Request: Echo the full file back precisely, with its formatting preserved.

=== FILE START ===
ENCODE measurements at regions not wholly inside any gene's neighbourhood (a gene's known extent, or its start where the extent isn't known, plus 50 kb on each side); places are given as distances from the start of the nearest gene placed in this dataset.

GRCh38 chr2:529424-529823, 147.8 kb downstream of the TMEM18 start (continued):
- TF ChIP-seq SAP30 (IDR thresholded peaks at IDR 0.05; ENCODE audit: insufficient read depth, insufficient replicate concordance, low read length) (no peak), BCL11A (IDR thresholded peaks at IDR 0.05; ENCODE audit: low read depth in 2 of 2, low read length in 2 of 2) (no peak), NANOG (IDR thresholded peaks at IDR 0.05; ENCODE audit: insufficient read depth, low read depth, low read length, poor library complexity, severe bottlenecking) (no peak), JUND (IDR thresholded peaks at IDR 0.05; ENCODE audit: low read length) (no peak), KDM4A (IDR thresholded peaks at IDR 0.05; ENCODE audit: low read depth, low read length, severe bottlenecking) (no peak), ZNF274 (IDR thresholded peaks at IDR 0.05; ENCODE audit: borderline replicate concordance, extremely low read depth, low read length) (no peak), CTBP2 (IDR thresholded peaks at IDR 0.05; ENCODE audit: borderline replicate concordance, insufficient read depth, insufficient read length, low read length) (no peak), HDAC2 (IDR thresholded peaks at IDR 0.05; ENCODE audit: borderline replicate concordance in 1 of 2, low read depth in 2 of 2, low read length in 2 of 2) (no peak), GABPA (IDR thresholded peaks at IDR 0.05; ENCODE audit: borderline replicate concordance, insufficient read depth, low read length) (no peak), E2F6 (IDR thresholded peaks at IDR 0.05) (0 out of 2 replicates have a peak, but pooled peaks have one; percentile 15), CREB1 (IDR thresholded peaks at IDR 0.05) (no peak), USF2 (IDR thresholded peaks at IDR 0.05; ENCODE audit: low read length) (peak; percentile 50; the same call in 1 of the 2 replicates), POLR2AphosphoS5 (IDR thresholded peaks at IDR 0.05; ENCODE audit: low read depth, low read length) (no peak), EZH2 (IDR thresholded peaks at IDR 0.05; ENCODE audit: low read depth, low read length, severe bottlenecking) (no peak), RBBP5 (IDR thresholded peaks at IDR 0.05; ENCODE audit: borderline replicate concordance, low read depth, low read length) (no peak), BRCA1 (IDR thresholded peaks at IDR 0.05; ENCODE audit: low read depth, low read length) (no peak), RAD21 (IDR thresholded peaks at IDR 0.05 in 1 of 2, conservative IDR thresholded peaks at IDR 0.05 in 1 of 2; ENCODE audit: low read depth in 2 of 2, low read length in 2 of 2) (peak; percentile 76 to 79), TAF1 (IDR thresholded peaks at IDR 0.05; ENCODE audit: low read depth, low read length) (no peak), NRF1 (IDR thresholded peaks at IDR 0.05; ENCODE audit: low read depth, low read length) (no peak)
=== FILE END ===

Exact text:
ENCODE measurements at regions not wholly inside any gene's neighbourhood (a gene's known extent, or its start where the extent isn't known, plus 50 kb on each side); places are given as distances from the start of the nearest gene placed in this dataset.

GRCh38 chr2:529424-529823, 147.8 kb downstream of the TMEM18 start (continued):
- TF ChIP-seq SAP30 (IDR thresholded peaks at IDR 0.05; ENCODE audit: insufficient read depth, insufficient replicate concordance, low read length) (no peak), BCL11A (IDR thresholded peaks at IDR 0.05; ENCODE audit: low read depth in 2 of 2, low read length in 2 of 2) (no peak), NANOG (IDR thresholded peaks at IDR 0.05; ENCODE audit: insufficient read depth, low read depth, low read length, poor library complexity, severe bottlenecking) (no peak), JUND (IDR thresholded peaks at IDR 0.05; ENCODE audit: low read length) (no peak), KDM4A (IDR thresholded peaks at IDR 0.05; ENCODE audit: low read depth, low read length, severe bottlenecking) (no peak), ZNF274 (IDR thresholded peaks at IDR 0.05; ENCODE audit: borderline replicate concordance, extremely low read depth, low read length) (no peak), CTBP2 (IDR thresholded peaks at IDR 0.05; ENCODE audit: borderline replicate concordance, insufficient read depth, insufficient read length, low read length) (no peak), HDAC2 (IDR thresholded peaks at IDR 0.05; ENCODE audit: borderline replicate concordance in 1 of 2, low read depth in 2 of 2, low read length in 2 of 2) (no peak), GABPA (IDR thresholded peaks at IDR 0.05; ENCODE audit: borderline replicate concordance, insufficient read depth, low read length) (no peak), E2F6 (IDR thresholded peaks at IDR 0.05) (0 out of 2 replicates have a peak, but pooled peaks have one; percentile 15), CREB1 (IDR thresholded peaks at IDR 0.05) (no peak), USF2 (IDR thresholded peaks at IDR 0.05; ENCODE audit: low read length) (peak; percentile 50; the same call in 1 of the 2 replicates), POLR2AphosphoS5 (IDR thresholded peaks at IDR 0.05; ENCODE audit: low read depth, low read length) (no peak), EZH2 (IDR thresholded peaks at IDR 0.05; ENCODE audit: low read depth, low read length, severe bottlenecking) (no peak), RBBP5 (IDR thresholded peaks at IDR 0.05; ENCODE audit: borderline replicate concordance, low read depth, low read length) (no peak), BRCA1 (IDR thresholded peaks at IDR 0.05; ENCODE audit: low read depth, low read length) (no peak), RAD21 (IDR thresholded peaks at IDR 0.05 in 1 of 2, conservative IDR thresholded peaks at IDR 0.05 in 1 of 2; ENCODE audit: low read depth in 2 of 2, low read length in 2 of 2) (peak; percentile 76 to 79), TAF1 (IDR thresholded peaks at IDR 0.05; ENCODE audit: low read depth, low read length) (no peak), NRF1 (IDR thresholded peaks at IDR 0.05; ENCODE audit: low read depth, low read length) (no peak)